While getting your rotorcraft ratings, the main focus is on the technical side of aviation. LTE, dissymmetry of lift and autorotations are examples of subjects/skills we work hard at mastering. We study hard to pass written and oral exams. After gaining our commercial certificate we then worry about how to get to some pre-determined amount of flight time or how to gain an ATP. One part of aviation that’s never discussed or focused on during training is our ability to interact with other people.
From a pure piloting standpoint, there usually isn’t much difference between a 1,500-hour and an 8,000-hour pilot. Notice I said “usually.” I have been surprised at both ends of the spectrum. I flew with a guy with an alleged 1,500 hours over a 20-year career as a National Guard-commissioned officer who scared the pants off me. He didn’t last more than a couple of weeks at our company. I also went to FlightSafety with an older pilot who definitely had over 10,000 hours of flight time but couldn’t fly better than your average 20-hour student pilot. I honestly think he had vision problems because that is the only excuse I could conjure up for the poor fellow. He also didn’t last more than a month on the payroll. We were lucky he didn’t kill anyone when he took off with the SAS disengaged and almost put the tailrotor into a hangar. Taking those extreme cases off the table, what usually separates pilots after 1,500 hours is their interpersonal skills.
The funniest jokes have a grain of truth in them so everyone chuckles when some always-cranky pilot says, “I love aviation but it’s the people I can’t stand.” Assume you are in a position to hire a pilot. If someone told you the 8,000-hour pilot was cranky all the time and generally ticked everyone off, would you hire him or the 1,500-hour pilot? “Attitude determines your altitude” is a cheesy cliché that might be seen on a high school poster, but in the real world it is very important. The last thing managers want to deal with is someone who has no interpersonal skills. Jerks generally don’t get the job.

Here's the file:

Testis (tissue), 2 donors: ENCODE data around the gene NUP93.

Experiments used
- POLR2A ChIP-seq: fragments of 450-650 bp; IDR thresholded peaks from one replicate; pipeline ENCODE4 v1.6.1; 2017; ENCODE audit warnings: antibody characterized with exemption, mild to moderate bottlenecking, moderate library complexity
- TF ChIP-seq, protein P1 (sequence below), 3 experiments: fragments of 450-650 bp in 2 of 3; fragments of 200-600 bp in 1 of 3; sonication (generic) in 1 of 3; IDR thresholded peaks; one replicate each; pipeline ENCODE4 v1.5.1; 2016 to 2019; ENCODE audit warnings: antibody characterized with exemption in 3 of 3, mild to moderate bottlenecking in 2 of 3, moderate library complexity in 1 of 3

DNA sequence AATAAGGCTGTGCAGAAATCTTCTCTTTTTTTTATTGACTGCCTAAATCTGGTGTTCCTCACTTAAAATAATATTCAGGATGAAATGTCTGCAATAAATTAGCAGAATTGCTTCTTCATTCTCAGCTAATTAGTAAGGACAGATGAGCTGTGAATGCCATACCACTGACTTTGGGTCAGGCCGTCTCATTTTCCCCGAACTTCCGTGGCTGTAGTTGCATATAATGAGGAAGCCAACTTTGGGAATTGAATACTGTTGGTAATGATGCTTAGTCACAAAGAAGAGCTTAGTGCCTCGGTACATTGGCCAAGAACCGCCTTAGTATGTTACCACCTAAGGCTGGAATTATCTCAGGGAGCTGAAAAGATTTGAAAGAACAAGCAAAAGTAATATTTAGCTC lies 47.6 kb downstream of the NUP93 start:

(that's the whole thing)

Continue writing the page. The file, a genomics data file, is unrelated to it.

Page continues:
In the HEMS world the medical folks run the show. If a pilot treats the nurse or medic like “self-loading baggage” and hides out in the pilot office for 12 straight hours, that pilot better hope he makes no noticeable mistakes. I’m sure the same is true for other forms of helicopter flying. We’ve all seen pilots “let go” for small flying infractions that shouldn’t even be worth a mention from the lead pilot. The infraction is usually just an excuse because everyone is tired of dealing with them. Is it fair that Pilot A gets fired for being 20 minutes late while no one cares that Pilot B was 30 minutes late the week prior? No, but it is the reality in most organizations, aviation or non-aviation.
I was a manager in a factory for a couple of years after finishing with active duty. I was extremely busy, and if someone was repeatedly a pain to deal with, I’d eventually tire of it and cut no slack for a minor mistake and fire him. Bosses are the same in every industry. They just want employees who treat their job with some degree of seriousness and who also get along with other team members.
I have two small children—a 5-year-old boy and a 7-year-old girl. In school they are learning the basics of life: Be nice. Use the magic words—Please, Thank You, You’re Welcome. Clean up after yourself. Say you’re sorry if you hurt someone’s feelings or make a mistake.
If the prior shift pilot didn’t wash the helicopter like he was supposed to, then don’t get upset about it and bad mouth him to the medical crew. Give the other pilot the benefit of the doubt and just wash it for him and forget it ever happened. Treat your fellow coworkers with compassion and understanding. If they need a mentor then do it without being a “know it all.” Go the extra mile for people. The lessons my children are bringing home are nice reminders of how everyone should act. Some of the most important lessons in life are the lessons we learn in kindergarten.